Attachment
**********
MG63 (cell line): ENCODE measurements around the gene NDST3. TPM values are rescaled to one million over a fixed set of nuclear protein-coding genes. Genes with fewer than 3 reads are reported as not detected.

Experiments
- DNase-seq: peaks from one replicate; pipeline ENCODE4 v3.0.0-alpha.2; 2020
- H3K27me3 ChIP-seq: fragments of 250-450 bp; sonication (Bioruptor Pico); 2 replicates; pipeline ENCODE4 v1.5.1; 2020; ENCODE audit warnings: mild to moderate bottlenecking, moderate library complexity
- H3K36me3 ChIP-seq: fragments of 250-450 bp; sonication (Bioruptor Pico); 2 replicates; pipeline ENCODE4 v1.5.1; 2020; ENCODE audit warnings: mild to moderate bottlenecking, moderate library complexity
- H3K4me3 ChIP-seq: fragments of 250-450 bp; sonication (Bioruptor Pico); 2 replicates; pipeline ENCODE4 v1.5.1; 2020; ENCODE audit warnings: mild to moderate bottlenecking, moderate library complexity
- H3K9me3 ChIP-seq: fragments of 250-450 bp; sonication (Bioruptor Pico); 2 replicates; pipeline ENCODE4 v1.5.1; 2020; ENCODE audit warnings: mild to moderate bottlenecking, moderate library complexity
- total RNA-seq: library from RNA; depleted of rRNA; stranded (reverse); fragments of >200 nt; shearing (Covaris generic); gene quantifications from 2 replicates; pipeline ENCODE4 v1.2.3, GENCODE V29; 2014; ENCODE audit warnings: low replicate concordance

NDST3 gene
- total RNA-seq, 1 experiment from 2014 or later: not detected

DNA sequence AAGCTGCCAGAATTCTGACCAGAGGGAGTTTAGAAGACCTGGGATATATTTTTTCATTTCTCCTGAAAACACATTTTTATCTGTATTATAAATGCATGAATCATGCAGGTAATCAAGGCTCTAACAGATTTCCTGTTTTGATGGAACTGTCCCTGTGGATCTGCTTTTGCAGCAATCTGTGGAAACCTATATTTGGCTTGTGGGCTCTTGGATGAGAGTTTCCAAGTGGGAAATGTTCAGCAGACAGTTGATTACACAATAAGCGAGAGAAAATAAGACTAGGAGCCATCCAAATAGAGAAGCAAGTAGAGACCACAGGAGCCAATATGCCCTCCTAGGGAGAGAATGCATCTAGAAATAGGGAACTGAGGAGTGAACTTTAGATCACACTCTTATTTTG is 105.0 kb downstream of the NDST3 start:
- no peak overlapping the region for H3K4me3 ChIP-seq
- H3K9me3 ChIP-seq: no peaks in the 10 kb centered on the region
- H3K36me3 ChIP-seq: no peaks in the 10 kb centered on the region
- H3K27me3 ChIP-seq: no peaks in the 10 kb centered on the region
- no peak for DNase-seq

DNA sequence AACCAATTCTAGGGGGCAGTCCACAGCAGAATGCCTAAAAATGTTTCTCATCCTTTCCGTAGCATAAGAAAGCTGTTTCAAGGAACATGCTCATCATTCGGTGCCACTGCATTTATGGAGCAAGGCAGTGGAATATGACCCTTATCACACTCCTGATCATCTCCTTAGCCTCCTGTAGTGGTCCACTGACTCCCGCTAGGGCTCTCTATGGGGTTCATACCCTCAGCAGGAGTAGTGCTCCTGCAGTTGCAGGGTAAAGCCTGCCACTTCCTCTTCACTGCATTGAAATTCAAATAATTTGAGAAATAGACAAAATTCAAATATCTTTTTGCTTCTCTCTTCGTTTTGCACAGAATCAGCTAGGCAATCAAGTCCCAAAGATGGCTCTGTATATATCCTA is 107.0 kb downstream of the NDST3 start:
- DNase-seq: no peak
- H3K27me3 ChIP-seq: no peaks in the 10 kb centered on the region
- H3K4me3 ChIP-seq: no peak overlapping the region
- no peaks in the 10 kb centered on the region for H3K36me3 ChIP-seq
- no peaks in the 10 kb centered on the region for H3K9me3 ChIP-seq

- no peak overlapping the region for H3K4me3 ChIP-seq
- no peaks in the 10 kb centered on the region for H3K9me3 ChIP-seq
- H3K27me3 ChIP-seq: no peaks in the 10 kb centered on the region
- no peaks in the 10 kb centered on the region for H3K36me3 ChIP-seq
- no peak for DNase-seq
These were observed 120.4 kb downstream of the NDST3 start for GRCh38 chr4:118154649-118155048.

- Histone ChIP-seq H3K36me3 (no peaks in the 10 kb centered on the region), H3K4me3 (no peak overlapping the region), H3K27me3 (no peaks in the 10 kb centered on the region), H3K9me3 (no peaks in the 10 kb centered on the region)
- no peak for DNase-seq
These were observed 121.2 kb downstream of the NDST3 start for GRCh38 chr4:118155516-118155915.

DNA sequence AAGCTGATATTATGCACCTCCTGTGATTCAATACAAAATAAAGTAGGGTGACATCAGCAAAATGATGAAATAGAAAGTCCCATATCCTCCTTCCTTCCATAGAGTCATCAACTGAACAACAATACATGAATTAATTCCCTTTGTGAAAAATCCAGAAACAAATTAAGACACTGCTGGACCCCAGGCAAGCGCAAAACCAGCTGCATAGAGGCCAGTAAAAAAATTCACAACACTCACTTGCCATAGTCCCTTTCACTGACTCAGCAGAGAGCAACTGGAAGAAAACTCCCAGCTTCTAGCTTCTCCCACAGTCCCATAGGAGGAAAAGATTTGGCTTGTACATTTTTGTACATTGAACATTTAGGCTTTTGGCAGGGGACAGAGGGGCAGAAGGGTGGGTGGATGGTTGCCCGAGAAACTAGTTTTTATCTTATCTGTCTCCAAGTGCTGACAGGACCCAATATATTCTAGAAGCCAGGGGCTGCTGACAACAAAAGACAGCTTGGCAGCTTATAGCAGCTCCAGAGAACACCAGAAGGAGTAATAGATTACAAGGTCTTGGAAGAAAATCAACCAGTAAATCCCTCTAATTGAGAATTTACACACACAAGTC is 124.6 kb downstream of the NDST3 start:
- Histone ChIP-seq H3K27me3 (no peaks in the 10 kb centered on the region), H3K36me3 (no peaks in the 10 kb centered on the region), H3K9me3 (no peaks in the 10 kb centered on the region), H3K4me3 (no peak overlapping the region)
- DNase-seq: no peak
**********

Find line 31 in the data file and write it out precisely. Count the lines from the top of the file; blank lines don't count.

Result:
These were observed 121.2 kb downstream of the NDST3 start for GRCh38 chr4:118155516-118155915.